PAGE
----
Human beings take in 90% of the information they need visually. And very little of that is from reading. We assess the size, shape and color of things. We judge the spacial relationships between things. We observe how other sentient beings react to these things, to each other and to us. We read body language and facial expressions. We do all of it automatically, almost unconsciously. We make most of these observations without having to think about the process of making them, just like we breathe without thinking of breathing. We have sayings like “Clothes makes the man” and “You never get a second chance to make a first impression”. People are judged, instantly, by the fashion choices they make. Markets use the visual identity of a company’s brand to form these same kinds of first impressions. They use it as a short cut to make snap decisions about the company’s values, professionalism, pricing, size, capabilities, and more. That’s without ever reading a business card, website or brochure. The mind makes these decisions by relying solely on design – shape, size, form, color and texture. So what happens when a new identity system is launched or an old one is rejuvenated? Let’s take a look at that.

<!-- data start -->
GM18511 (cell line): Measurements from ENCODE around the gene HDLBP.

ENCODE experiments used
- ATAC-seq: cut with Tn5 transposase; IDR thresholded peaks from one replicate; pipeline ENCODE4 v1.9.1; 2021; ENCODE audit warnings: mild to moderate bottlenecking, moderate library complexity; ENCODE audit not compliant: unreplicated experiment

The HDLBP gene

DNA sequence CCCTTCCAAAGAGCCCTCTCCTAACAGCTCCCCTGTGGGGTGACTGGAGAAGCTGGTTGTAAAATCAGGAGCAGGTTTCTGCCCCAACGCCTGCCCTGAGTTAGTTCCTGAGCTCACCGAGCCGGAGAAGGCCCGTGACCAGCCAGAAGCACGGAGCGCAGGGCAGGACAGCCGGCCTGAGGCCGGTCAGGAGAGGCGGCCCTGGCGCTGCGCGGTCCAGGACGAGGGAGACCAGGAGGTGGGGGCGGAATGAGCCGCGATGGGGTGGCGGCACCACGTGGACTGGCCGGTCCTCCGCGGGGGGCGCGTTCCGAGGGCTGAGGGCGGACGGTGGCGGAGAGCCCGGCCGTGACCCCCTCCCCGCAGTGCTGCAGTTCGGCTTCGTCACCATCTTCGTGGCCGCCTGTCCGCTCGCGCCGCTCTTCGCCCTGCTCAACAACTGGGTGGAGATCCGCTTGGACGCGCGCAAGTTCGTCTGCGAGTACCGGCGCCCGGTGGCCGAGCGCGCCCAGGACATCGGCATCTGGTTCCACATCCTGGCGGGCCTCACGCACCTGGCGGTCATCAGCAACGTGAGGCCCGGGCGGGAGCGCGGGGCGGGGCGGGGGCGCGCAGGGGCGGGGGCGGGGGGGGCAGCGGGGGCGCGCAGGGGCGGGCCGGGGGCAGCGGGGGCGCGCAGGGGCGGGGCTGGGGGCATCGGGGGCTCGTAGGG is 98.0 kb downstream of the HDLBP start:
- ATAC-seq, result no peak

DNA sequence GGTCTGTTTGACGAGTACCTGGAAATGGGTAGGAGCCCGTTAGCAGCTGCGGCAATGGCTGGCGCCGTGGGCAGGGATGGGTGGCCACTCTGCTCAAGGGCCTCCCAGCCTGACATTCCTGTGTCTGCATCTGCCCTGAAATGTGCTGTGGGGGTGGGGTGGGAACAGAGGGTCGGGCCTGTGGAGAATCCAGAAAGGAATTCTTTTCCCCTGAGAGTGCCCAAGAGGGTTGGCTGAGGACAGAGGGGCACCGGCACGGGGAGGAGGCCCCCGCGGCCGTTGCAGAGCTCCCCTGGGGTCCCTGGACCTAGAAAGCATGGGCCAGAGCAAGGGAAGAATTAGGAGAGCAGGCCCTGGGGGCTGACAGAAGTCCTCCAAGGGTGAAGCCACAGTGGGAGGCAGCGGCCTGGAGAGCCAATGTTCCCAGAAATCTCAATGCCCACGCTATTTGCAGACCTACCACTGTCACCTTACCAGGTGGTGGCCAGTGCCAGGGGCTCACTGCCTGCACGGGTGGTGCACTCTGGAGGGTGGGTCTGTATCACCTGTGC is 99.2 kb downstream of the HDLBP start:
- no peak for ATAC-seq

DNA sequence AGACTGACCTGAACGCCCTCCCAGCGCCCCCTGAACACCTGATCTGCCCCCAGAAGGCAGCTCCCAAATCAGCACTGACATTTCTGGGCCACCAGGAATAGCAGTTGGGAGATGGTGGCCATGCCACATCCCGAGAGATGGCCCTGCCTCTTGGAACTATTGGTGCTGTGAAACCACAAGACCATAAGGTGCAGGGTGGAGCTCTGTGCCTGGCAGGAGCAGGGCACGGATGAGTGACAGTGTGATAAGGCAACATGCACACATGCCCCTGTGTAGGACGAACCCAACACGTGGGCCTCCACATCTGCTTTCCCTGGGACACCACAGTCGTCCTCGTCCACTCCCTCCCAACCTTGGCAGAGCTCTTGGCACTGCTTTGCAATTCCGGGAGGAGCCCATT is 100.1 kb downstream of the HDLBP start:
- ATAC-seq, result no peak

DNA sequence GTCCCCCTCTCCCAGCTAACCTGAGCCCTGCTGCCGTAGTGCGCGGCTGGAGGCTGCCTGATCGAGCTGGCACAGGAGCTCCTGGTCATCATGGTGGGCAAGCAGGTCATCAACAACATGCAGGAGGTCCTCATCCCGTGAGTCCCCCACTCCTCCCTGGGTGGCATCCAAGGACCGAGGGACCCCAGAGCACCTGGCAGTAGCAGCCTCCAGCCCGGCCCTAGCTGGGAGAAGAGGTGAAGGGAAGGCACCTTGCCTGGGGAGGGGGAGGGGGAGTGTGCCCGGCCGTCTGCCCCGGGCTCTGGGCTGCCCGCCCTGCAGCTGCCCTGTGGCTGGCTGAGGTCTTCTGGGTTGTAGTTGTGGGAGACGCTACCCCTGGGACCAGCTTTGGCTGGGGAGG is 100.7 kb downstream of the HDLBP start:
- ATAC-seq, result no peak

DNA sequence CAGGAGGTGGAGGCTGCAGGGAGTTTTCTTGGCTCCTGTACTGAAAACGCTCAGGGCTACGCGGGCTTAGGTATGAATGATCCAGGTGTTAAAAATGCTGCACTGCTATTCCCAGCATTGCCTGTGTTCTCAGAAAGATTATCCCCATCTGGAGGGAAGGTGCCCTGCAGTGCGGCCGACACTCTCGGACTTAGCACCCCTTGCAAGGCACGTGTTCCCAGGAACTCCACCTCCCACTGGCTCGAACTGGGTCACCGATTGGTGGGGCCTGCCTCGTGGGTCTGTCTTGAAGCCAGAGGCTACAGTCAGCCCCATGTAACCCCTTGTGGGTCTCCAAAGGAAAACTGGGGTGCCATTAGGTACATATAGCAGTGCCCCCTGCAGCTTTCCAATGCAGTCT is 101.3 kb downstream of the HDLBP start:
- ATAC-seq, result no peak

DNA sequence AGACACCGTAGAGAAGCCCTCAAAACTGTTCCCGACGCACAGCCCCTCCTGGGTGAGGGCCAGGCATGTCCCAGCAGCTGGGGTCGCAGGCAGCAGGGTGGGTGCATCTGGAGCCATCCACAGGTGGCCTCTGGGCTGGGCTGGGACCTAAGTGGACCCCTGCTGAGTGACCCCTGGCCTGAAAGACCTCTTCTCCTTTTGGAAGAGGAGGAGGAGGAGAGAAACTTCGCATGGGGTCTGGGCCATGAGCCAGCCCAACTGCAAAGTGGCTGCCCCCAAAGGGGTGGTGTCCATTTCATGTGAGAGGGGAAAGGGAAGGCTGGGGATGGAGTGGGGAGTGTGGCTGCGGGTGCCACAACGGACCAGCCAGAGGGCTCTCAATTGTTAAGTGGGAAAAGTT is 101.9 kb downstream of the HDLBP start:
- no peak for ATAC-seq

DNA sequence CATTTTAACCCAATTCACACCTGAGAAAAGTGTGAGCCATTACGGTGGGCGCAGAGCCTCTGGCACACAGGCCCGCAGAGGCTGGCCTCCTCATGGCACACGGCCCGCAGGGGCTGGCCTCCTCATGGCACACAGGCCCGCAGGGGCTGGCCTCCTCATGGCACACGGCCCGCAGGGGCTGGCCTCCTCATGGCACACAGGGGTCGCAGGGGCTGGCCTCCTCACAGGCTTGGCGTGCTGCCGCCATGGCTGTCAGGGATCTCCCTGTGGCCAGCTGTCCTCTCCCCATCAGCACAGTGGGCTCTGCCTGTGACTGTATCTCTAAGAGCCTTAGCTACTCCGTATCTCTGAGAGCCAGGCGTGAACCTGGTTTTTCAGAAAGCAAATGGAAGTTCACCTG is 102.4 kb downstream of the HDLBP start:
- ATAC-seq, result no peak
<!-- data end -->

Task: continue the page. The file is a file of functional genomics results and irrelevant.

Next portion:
All that follows assumes that:
1 – A new brand asset is either initiating the design of its visual identity or
2 – an existing brand asset is undergoing the updating of its current identity and
3 – the finished work is done competently, the correct visual signals are sent and received, and the brand dons a handsome design that all associated parties can regard with pride.
I wish I knew who said, “A logo redesign is not a change of symbol but a symbol of change.” There is so much truth in that observation, it deserves proper credit. (If anyone knows the author, please let me know.) In either one of our scenarios, change is afoot and it’s the new identity that gives to the market the visual cues it will use to discern the company’s values, attitude, and point of view. So it’s crucial that marketers develop strong brand strategies before launching any sort of design efforts. Sometimes you get lucky but, generally speaking, design without strategy is almost always a waste of money.
Because a market is composed of human beings, it will see a brand’s change of identity the same way humans do. Everybody has an instant, first impression of the new name, logo or package design. But people react to those impressions differently so, overall, the market will respond to a new identity over time.
Some will fall in love with the new identity – and, thus, the brand – right away. A percentage of the market will “get it” the moment they see it. They’ll have an intrinsic understanding of the brand’s role and they’ll see their own values and lifestyles reflected in it. They’ll want to join the brand’s “tribe”. Assuming they’re continually rewarded with satisfying brand experiences, these people will become brand champions, spreading the brand’s gospel far and wide.